21 March 2022 | Views | By VL Ramprasad, PhD, Chief Executive Officer, MedGenome Labs
Adequate awareness is required to understand the useful information the genetic tests provide
The Human genome project has been a turning point in our deep understanding of human biology. Genomics, the study of genes, has been driving precision medicine to predict, diagnose and treat diseases precisely and personally. Personalised treatments have been benefiting patients to help in timely diagnosis and in choosing the right treatment while reducing the financial burden for those who cannot afford the long trial and error treatment methods.
Genomics as a market – opportunities and challenges
Globally and in India, genomic data can significantly improve healthcare strategies across dimensions (e.g.– disease prevention, enhanced diagnosis, or optimized treatment). India’s history of migrations, invasions, inbreeding gives an unique genetic constitution to its gene pool. Genomic technologies have evolved faster than the computing technologies in the past few years (Moore’ law). The genomics market is forecasted to reach $47 billion from $19.5 billion by 2026. The pandemic has also positively impacted the sector as sequencing has helped researchers understand the genetic severity and susceptibility of SARS-CoV-2 infection. Genomic testing in other areas such as cancer, rare diseases, reproductive health has also been advancing rapidly with abundant scope to expand to other disease areas. Genomics is changing the face of healthcare in diverse ways as it brings research and its clinical applications closer.
The complete potential of Genomics is yet to be understood and applied and hence the market still remains under-penetrated. Although we have conducted several population wide studies and successfully collected South Asian genomic data, it needs to be efficiently translated into clinical decision-making. More population-wide sequencing efforts for Indian genomes will help unearth a wider range of health conditions. Adequate awareness is required to understand the useful information the genetic tests provide.
Certain challenges in terms of funding, resources to scale up, awareness needs quick attention and action. Additionally, there is need for fair guidelines that will help the industry thrive in the ecosystem. Most importantly, what this sector really needs is a skillful set of teams (Molecular biologists, Clinical Geneticists, data scientists, bioinformaticians, statisticians); with the right subject knowledge and training via academia that will drive this industry to greater heights.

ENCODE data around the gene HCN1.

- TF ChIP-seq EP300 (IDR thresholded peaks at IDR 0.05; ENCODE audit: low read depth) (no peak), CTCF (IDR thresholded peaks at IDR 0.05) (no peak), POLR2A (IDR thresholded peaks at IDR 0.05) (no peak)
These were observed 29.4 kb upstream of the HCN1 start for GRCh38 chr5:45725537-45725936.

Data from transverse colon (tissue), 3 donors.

How can India do this?
There are many players in the market now, with an increasing number of tests being conducted at half the price of what it was five years ago and in reduced time. India needs more collaborative initiatives to conduct genomic research, regulatory norms and data privacy policies.
There has certainly been progress underway, the market forecasts growth in the future. We have many players in the space. In the last few years, more and more people have become aware of genomics. There have been ground-breaking work utilizing genomics to illuminate Indian history, and hospitals are using genetic data to assist patients.
Further, the pandemic has been a game-changer that gave the diagnostic industry much-needed recognition. Genome sequencing's ability to track emerging viruses and their variations in real time has been universally regarded to play a critical role in the fight against the pandemic. Moving forward, the winners will be who invest in scale up processes, automation, analytical accuracy, quality programs, innovation.
The Direct-to-consumer market is also gaining prominence. Growing public awareness of early diagnosis, combined with rising spending on preventive measures, has fueled demand for genetic testing in the market, particularly in the areas of customized healthcare and predisposition screening for various diseases.
India is in a great position to lead the field of genomics. With our demographic diversity, more public-private partnerships, regulatory policies in place, and increased awareness, we can help diagnose, treat, and prevent rare diseases using genomics. Healthcare is moving towards prevention, and genomics is becoming a crucial enabler to change the healthcare outcomes for individuals, allowing them to have a longer and better quality of life.
VL Ramprasad, PhD, Chief Executive Officer, MedGenome Labs